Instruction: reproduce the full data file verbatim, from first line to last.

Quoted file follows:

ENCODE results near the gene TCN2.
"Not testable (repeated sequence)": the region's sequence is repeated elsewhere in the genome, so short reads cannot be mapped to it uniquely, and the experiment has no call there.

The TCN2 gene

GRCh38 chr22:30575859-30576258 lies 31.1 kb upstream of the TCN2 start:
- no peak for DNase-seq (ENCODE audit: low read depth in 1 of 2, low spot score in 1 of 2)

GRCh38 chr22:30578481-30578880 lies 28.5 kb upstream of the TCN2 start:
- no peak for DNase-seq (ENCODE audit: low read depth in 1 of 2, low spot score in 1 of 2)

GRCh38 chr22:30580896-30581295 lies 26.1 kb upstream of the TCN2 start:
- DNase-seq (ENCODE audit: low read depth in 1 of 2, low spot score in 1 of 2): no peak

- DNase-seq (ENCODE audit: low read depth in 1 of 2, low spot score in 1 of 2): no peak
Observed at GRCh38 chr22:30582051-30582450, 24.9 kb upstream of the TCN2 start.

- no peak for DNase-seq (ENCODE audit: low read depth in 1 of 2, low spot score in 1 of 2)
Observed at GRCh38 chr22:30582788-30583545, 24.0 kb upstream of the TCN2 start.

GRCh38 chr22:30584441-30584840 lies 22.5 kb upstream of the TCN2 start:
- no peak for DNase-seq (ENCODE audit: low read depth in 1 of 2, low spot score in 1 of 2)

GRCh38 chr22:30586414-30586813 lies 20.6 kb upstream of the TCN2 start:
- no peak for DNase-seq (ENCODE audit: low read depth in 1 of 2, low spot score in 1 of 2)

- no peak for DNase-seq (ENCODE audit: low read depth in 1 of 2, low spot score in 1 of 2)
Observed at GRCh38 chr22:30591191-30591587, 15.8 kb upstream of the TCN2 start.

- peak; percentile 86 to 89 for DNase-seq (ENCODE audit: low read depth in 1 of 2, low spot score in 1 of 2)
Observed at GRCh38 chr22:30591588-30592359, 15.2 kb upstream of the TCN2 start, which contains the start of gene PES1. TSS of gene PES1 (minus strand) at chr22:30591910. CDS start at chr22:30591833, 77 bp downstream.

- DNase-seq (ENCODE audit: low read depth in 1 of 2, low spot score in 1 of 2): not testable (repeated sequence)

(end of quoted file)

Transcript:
ENCODE results near the gene TCN2.
"Not testable (repeated sequence)": the region's sequence is repeated elsewhere in the genome, so short reads cannot be mapped to it uniquely, and the experiment has no call there.

The TCN2 gene

GRCh38 chr22:30575859-30576258 lies 31.1 kb upstream of the TCN2 start:
- no peak for DNase-seq (ENCODE audit: low read depth in 1 of 2, low spot score in 1 of 2)

GRCh38 chr22:30578481-30578880 lies 28.5 kb upstream of the TCN2 start:
- no peak for DNase-seq (ENCODE audit: low read depth in 1 of 2, low spot score in 1 of 2)

GRCh38 chr22:30580896-30581295 lies 26.1 kb upstream of the TCN2 start:
- DNase-seq (ENCODE audit: low read depth in 1 of 2, low spot score in 1 of 2): no peak

- DNase-seq (ENCODE audit: low read depth in 1 of 2, low spot score in 1 of 2): no peak
Observed at GRCh38 chr22:30582051-30582450, 24.9 kb upstream of the TCN2 start.

- no peak for DNase-seq (ENCODE audit: low read depth in 1 of 2, low spot score in 1 of 2)
Observed at GRCh38 chr22:30582788-30583545, 24.0 kb upstream of the TCN2 start.

GRCh38 chr22:30584441-30584840 lies 22.5 kb upstream of the TCN2 start:
- no peak for DNase-seq (ENCODE audit: low read depth in 1 of 2, low spot score in 1 of 2)

GRCh38 chr22:30586414-30586813 lies 20.6 kb upstream of the TCN2 start:
- no peak for DNase-seq (ENCODE audit: low read depth in 1 of 2, low spot score in 1 of 2)

- no peak for DNase-seq (ENCODE audit: low read depth in 1 of 2, low spot score in 1 of 2)
Observed at GRCh38 chr22:30591191-30591587, 15.8 kb upstream of the TCN2 start.

- peak; percentile 86 to 89 for DNase-seq (ENCODE audit: low read depth in 1 of 2, low spot score in 1 of 2)
Observed at GRCh38 chr22:30591588-30592359, 15.2 kb upstream of the TCN2 start, which contains the start of gene PES1. TSS of gene PES1 (minus strand) at chr22:30591910. CDS start at chr22:30591833, 77 bp downstream.

- DNase-seq (ENCODE audit: low read depth in 1 of 2, low spot score in 1 of 2): not testable (repeated sequence)